A few Nashville Warblers were present in the Codroy Valley in early June, but reportedly more difficult to find after June 10 (suggesting they may be migrating and not staying to breed). One individual was photographed near Cape Race on June 14. Chestnut-sided Warblers continued their apparent expansion in the Codroy region, with as many as 9 males singing on territory in mid-June. Another was singing near Stephenville in late June. A male Black-throated Blue Warbler was present at Broom’s Brook (Codroy Valley) from at least June 6-10, possibly just the third spring record of this species for the province. A Canada Warbler was observed on Red Rocks Road near the Codroy Valley on June 7-10, while another was at nearby St. Andrew’s on June 15. Two were spotted near Cape Race on August 22 – the start of fall warbler migration. A Prairie Warbler was on Bear Cove Point road from August 26-28.

A Clay-coloured Sparrow was observed singing on private property in Millville (Codroy Valley) starting on June 7 – the first confirmed spring record for Newfoundland. There was also an unconfirmed report of a singing Lark Sparrow on Bear Cove Point road (Renews) on August 28.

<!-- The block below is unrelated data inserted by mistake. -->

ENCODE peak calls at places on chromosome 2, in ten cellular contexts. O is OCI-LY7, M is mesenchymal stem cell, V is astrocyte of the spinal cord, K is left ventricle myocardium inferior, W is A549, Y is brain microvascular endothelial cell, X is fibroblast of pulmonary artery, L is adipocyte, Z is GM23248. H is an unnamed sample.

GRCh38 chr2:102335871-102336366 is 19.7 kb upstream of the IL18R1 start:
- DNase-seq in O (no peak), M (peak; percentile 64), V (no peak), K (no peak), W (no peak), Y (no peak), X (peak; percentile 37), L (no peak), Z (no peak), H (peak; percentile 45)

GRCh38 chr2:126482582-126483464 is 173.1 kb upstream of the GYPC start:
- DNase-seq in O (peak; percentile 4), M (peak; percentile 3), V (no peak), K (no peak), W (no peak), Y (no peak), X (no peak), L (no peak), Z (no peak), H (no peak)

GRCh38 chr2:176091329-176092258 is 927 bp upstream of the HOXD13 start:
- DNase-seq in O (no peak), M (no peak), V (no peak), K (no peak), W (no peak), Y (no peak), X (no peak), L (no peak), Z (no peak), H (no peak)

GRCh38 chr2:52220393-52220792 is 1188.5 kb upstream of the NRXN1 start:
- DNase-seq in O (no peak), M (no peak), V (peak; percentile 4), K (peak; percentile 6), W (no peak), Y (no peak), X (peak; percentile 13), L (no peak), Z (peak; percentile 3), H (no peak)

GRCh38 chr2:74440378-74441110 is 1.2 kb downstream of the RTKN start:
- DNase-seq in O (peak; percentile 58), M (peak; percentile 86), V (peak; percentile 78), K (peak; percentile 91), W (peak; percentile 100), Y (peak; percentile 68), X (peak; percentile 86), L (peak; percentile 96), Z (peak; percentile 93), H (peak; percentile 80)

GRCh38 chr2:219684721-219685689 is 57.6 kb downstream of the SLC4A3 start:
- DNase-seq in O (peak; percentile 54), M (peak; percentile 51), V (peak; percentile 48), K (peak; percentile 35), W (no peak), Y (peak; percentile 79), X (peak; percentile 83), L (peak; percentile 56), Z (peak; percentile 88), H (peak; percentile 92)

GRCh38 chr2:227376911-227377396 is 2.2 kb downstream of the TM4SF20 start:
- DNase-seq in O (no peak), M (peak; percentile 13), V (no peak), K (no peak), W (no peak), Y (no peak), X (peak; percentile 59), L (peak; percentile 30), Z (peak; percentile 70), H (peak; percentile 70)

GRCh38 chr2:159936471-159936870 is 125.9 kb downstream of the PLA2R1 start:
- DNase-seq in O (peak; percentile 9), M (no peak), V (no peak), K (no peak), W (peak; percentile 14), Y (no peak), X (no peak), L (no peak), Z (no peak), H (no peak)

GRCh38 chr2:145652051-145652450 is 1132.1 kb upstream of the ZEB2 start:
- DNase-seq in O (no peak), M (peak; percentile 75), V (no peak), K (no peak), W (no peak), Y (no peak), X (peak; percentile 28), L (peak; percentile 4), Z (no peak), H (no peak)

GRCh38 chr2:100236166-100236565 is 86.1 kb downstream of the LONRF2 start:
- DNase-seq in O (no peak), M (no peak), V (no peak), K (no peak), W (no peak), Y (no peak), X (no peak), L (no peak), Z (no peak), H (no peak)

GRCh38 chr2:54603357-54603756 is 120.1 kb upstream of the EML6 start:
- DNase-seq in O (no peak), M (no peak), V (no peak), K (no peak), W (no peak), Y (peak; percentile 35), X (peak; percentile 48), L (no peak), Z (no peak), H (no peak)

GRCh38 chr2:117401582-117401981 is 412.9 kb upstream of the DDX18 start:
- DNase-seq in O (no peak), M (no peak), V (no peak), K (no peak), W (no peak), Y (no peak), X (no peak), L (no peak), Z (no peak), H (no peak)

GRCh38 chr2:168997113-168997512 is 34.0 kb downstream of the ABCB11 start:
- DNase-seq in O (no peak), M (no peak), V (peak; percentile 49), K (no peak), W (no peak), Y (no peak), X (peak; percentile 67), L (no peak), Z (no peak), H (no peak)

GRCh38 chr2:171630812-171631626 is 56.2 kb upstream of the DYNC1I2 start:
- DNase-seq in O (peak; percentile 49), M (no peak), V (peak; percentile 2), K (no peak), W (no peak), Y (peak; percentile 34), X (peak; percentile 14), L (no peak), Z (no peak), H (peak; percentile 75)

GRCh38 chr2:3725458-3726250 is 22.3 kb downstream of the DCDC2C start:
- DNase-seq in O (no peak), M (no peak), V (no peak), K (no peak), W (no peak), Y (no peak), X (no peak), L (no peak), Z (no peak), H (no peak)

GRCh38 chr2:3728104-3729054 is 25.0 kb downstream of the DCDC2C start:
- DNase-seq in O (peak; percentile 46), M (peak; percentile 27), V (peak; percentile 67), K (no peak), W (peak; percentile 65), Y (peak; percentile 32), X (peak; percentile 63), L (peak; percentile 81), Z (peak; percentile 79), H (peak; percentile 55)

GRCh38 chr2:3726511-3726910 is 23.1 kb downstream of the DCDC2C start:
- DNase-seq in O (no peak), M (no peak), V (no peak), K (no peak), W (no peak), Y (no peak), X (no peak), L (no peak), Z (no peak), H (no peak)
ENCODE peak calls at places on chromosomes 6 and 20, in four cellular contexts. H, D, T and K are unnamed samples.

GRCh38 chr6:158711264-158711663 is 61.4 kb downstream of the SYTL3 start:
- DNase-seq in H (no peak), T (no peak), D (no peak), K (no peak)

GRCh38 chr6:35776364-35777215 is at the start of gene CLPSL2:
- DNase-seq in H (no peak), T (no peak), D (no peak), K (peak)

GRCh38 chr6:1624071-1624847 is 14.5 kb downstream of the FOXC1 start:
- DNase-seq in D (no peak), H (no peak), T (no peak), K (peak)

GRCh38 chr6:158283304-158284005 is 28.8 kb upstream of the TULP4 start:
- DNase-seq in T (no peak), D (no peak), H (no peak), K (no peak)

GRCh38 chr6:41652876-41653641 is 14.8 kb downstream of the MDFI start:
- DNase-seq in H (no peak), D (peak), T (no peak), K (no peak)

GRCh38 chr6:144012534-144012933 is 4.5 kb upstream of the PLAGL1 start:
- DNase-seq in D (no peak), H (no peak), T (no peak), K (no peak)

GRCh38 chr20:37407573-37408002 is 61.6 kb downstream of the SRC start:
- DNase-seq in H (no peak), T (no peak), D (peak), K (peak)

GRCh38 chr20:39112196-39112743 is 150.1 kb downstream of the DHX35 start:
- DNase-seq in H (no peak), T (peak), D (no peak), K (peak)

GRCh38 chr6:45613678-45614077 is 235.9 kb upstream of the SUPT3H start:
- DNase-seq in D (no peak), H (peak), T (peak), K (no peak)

A lone Rose-breasted Grosbeak was found in Upper Ferry (Codroy Valley) on June 2, while several were reported from feeders in the area around that time. An Indigo Bunting was spotted at Cape Ray on June 4, while an immature male Blue Grosbeak was in Plum Point on the same date. Bobolinks were reported to be present in above average numbers around the Codroy Valley this June, but cultivation of fields during that time continues to be a barrier to their successful breeding. Both an adult male Baltimore Oriole and a Brown-headed Cowbird were also at Cape Ray on June 4.

Reports of Red Crossbill are always of note due to their conservation status in the province, although they do appear to be faring okay. Flocks were reported from South River (8), Whitbourne (18), Conception Bay South (11), Terra Nova National Park (~10) and Middle Cove (2) during June.